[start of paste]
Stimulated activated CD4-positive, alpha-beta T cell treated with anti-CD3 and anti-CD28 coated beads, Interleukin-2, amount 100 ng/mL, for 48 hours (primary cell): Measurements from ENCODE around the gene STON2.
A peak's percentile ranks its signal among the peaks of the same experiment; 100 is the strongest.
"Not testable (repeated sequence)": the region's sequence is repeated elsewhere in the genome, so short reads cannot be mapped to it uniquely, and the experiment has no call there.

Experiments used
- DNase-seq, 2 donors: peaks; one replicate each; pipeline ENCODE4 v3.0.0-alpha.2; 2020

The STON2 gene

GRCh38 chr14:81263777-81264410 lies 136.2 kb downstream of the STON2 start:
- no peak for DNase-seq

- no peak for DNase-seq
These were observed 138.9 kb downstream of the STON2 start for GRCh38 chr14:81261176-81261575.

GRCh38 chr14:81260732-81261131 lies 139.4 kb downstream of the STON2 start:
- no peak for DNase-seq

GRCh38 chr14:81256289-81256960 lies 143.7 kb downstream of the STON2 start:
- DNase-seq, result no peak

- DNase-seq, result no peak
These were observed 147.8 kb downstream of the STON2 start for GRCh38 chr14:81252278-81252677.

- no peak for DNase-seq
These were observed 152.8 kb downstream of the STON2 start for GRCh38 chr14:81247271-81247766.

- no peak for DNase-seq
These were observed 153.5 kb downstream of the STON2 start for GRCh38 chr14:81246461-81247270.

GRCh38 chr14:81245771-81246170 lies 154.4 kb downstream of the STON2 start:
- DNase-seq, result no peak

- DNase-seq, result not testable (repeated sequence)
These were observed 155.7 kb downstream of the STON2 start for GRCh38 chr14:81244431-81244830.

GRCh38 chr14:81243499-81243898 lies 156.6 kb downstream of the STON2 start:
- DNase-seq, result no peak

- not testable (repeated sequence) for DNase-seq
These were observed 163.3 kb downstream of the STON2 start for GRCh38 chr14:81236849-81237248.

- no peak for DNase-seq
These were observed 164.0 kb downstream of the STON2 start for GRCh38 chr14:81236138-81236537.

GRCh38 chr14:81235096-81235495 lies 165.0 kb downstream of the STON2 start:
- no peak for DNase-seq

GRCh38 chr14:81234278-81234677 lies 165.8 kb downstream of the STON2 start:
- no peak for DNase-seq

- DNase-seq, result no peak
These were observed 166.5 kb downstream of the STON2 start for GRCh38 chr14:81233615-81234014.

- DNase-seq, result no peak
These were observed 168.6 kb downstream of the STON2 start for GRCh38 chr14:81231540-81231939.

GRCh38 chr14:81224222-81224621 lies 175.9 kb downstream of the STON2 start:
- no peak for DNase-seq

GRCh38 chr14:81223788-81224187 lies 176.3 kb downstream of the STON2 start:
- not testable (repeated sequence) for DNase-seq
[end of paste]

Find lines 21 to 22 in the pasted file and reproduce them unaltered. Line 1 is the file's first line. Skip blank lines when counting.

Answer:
GRCh38 chr14:81245771-81246170 lies 154.4 kb downstream of the STON2 start:
- DNase-seq, result no peak